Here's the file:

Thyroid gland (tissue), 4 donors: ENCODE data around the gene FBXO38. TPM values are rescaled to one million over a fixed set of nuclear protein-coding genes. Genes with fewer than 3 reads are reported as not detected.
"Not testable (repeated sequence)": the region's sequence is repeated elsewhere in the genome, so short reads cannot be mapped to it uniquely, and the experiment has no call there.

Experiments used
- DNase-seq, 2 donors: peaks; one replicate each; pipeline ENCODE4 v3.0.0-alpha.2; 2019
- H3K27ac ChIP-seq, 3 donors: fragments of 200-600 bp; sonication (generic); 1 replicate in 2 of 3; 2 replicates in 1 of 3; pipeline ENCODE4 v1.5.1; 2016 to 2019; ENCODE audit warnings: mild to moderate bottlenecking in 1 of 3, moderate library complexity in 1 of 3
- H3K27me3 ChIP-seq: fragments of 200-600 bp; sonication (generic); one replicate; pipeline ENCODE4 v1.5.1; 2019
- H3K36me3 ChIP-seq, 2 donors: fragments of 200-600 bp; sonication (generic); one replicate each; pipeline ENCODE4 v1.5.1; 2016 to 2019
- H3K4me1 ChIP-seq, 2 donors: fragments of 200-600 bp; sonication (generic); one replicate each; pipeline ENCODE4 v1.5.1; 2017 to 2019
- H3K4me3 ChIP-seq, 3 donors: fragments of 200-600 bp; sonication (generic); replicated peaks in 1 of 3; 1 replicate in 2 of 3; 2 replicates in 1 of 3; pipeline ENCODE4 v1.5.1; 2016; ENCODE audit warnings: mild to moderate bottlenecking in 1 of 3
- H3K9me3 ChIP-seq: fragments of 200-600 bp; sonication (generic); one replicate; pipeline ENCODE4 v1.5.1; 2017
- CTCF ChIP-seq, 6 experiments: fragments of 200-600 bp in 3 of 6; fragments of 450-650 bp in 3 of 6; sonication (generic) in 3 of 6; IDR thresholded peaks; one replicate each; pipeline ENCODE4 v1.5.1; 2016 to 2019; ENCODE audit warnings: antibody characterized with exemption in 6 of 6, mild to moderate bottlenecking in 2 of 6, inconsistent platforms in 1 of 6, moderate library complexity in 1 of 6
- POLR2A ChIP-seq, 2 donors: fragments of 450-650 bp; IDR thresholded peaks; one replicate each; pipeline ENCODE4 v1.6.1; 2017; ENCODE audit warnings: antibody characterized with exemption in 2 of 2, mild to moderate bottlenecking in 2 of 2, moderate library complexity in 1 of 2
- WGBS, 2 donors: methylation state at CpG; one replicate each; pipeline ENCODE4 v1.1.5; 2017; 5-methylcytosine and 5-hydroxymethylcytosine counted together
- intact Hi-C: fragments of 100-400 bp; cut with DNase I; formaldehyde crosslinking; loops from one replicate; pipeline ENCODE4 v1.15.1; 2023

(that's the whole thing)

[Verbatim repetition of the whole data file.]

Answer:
Thyroid gland (tissue), 4 donors: ENCODE data around the gene FBXO38. TPM values are rescaled to one million over a fixed set of nuclear protein-coding genes. Genes with fewer than 3 reads are reported as not detected.
"Not testable (repeated sequence)": the region's sequence is repeated elsewhere in the genome, so short reads cannot be mapped to it uniquely, and the experiment has no call there.

Experiments used
- DNase-seq, 2 donors: peaks; one replicate each; pipeline ENCODE4 v3.0.0-alpha.2; 2019
- H3K27ac ChIP-seq, 3 donors: fragments of 200-600 bp; sonication (generic); 1 replicate in 2 of 3; 2 replicates in 1 of 3; pipeline ENCODE4 v1.5.1; 2016 to 2019; ENCODE audit warnings: mild to moderate bottlenecking in 1 of 3, moderate library complexity in 1 of 3
- H3K27me3 ChIP-seq: fragments of 200-600 bp; sonication (generic); one replicate; pipeline ENCODE4 v1.5.1; 2019
- H3K36me3 ChIP-seq, 2 donors: fragments of 200-600 bp; sonication (generic); one replicate each; pipeline ENCODE4 v1.5.1; 2016 to 2019
- H3K4me1 ChIP-seq, 2 donors: fragments of 200-600 bp; sonication (generic); one replicate each; pipeline ENCODE4 v1.5.1; 2017 to 2019
- H3K4me3 ChIP-seq, 3 donors: fragments of 200-600 bp; sonication (generic); replicated peaks in 1 of 3; 1 replicate in 2 of 3; 2 replicates in 1 of 3; pipeline ENCODE4 v1.5.1; 2016; ENCODE audit warnings: mild to moderate bottlenecking in 1 of 3
- H3K9me3 ChIP-seq: fragments of 200-600 bp; sonication (generic); one replicate; pipeline ENCODE4 v1.5.1; 2017
- CTCF ChIP-seq, 6 experiments: fragments of 200-600 bp in 3 of 6; fragments of 450-650 bp in 3 of 6; sonication (generic) in 3 of 6; IDR thresholded peaks; one replicate each; pipeline ENCODE4 v1.5.1; 2016 to 2019; ENCODE audit warnings: antibody characterized with exemption in 6 of 6, mild to moderate bottlenecking in 2 of 6, inconsistent platforms in 1 of 6, moderate library complexity in 1 of 6
- POLR2A ChIP-seq, 2 donors: fragments of 450-650 bp; IDR thresholded peaks; one replicate each; pipeline ENCODE4 v1.6.1; 2017; ENCODE audit warnings: antibody characterized with exemption in 2 of 2, mild to moderate bottlenecking in 2 of 2, moderate library complexity in 1 of 2
- WGBS, 2 donors: methylation state at CpG; one replicate each; pipeline ENCODE4 v1.1.5; 2017; 5-methylcytosine and 5-hydroxymethylcytosine counted together
- intact Hi-C: fragments of 100-400 bp; cut with DNase I; formaldehyde crosslinking; loops from one replicate; pipeline ENCODE4 v1.15.1; 2023